The trustee's deed is used to convey real property after foreclosure and sale under a deed of trust. It takes its name from the executing party rather than from the type of warranty the deed contains. After conducting a trustee's sale at public auction, the trustee uses the deed to vest title to the property in the name of the highest bidder.
A deed of trust (alternately called a trust deed or a deed in trust) is a variation of a mortgage whereby a trustee holds legal title to property as security for the repayment of a loan. The borrower, called the trustor or grantor, executes the deed of trust to the trustee for the benefit of the lender, called the beneficiary. The trustee is generally an agent of the beneficiary.
Upon fulfillment of the terms of the deed of trust, the trustee revests the legal title in the name of the borrower (Miss. Code Ann. 89-1-49(1)). If the borrower breaches the conditions of the deed of trust, the beneficiary can instruct the trustee to initiate foreclosure proceedings. In Mississippi, "any deed of trust...may confer on the trustee...the power of sale"; this power must be conferred upon the trustee in the deed of trust in order for him/her to act upon it (Miss. Code Ann. 89-1-63(2)).
Before the trustee can conduct a trustee's sale at public auction, preliminary requirements must be fulfilled under Mississippi law, including the publication of notice of sale in a local newspaper and posting of notice of sale at the county courthouse in the county where the subject property is located (Miss. Code Ann. 89-1-55). The deed then recites that the requirements for the posting of notice of sale under Miss. Code Ann. 89-1-55 have been met with proof of publication sometimes attached as an exhibit to the document.
Upon conclusion of the public auction, the trustee executes a trustee's deed to the highest and best bidder. The trustee conveys only such title as is vested in him/her as trustee under the deed of trust. The form's granting language contains implied covenants of seisin, against encumbrances (except for those named in the deed), and quiet enjoyment (Miss. Code Ann. 89-1-41).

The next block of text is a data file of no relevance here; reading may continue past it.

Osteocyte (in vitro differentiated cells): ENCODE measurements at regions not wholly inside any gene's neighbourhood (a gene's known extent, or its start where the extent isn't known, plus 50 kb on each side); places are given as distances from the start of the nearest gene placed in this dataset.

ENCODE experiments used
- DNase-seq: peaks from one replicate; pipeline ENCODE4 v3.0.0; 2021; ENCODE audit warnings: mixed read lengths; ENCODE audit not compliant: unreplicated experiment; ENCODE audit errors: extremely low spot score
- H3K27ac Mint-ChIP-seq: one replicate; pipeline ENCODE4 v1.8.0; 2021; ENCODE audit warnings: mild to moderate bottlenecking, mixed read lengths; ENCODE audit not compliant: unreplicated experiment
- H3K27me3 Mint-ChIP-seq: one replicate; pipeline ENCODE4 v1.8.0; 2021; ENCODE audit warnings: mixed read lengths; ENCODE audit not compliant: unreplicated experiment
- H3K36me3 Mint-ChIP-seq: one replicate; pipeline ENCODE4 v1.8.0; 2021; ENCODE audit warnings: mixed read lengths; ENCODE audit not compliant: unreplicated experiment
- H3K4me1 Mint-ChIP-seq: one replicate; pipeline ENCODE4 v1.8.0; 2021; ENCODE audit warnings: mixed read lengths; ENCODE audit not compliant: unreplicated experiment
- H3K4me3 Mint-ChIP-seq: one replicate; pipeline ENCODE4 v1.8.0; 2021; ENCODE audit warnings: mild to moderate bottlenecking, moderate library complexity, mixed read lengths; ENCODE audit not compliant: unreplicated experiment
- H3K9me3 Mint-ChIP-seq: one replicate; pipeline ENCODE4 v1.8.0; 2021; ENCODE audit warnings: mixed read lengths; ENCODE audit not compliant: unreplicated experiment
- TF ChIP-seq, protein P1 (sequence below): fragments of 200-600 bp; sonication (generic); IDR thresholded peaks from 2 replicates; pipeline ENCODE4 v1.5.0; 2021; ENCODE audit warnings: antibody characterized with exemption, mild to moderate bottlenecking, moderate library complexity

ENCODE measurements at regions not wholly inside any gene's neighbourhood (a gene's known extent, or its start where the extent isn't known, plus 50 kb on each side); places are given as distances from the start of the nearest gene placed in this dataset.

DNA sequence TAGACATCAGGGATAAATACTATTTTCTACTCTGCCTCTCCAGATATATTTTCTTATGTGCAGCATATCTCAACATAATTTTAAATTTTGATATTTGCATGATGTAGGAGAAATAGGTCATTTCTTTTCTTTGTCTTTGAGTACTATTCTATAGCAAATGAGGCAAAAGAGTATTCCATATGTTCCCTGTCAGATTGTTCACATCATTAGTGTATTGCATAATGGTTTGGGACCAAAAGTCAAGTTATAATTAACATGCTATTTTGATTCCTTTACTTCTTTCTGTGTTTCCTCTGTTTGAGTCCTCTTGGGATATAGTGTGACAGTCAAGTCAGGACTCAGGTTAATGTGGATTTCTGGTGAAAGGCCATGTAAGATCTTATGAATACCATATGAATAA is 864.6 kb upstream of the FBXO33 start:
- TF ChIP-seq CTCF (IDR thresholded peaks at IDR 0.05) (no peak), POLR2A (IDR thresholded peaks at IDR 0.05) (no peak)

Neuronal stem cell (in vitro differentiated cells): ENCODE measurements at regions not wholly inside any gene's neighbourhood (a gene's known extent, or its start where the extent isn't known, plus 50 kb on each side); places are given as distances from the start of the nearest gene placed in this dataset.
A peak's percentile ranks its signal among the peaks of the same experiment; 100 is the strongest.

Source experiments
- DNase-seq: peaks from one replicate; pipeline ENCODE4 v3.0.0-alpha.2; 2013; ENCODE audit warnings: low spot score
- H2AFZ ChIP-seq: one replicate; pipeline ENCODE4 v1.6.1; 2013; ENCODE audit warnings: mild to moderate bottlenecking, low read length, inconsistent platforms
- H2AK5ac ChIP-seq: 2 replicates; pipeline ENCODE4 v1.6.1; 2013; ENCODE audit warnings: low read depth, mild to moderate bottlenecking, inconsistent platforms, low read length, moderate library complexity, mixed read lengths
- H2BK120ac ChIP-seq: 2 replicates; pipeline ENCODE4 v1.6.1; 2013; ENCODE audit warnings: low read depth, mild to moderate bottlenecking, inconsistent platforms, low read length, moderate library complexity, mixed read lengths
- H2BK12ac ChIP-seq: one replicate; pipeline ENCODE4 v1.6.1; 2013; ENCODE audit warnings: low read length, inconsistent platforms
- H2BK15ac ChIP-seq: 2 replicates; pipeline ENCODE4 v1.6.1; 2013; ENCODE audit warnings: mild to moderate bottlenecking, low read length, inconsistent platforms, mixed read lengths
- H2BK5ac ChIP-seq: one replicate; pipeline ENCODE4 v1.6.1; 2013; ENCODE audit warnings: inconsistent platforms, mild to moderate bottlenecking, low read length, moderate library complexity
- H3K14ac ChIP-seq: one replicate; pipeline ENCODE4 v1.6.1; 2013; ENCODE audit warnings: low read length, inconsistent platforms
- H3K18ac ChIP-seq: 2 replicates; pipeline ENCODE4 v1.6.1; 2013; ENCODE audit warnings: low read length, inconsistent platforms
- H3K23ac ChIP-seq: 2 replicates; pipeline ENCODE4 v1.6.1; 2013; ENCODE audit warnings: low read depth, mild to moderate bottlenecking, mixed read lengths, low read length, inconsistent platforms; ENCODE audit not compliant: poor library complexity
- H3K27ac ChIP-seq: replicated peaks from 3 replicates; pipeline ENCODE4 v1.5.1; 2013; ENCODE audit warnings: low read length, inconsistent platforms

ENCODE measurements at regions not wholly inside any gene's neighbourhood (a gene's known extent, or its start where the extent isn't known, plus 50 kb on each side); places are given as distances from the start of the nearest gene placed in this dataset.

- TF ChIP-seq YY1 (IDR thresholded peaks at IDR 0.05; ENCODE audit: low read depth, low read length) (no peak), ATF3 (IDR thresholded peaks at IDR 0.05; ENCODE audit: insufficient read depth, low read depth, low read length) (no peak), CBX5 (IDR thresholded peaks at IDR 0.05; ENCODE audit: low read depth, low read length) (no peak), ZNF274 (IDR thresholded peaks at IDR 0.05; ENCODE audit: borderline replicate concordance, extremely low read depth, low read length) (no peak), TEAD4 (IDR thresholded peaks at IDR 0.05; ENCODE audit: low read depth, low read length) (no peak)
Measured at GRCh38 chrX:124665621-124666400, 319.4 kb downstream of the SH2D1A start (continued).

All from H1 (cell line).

Besides meeting the requirements of form and content for documents affecting real property in Mississippi, the trustee's deed requires the names of all parties to the deed of trust under which the property is being sold, as well as a reference to its place of recording (Miss. Code Ann. 89-1-53). If the trustee conducting the sale and executing the trustee's deed is a substitute trustee, the trustee's deed also requires a reference to the deed of substitution (same statute).
As with all conveyances in Mississippi, the deed requires a legal description of the property as well as indexing instructions. It should recite the name, address, telephone number, and bar number, if applicable, of the person who prepared the document. The trustee's signature must be witnessed in the presence of a notary public before submission for recording in the Office of the Chancery Clerk in the county in which the real property is located.
Consult a lawyer with any questions regarding trustee's deeds in Mississippi, as each situation is unique.
Deeds.com Mississippi Trustee Deed for Sale of Foreclosed Property Forms Have Been Updated as Recently as Thursday November 30, 2017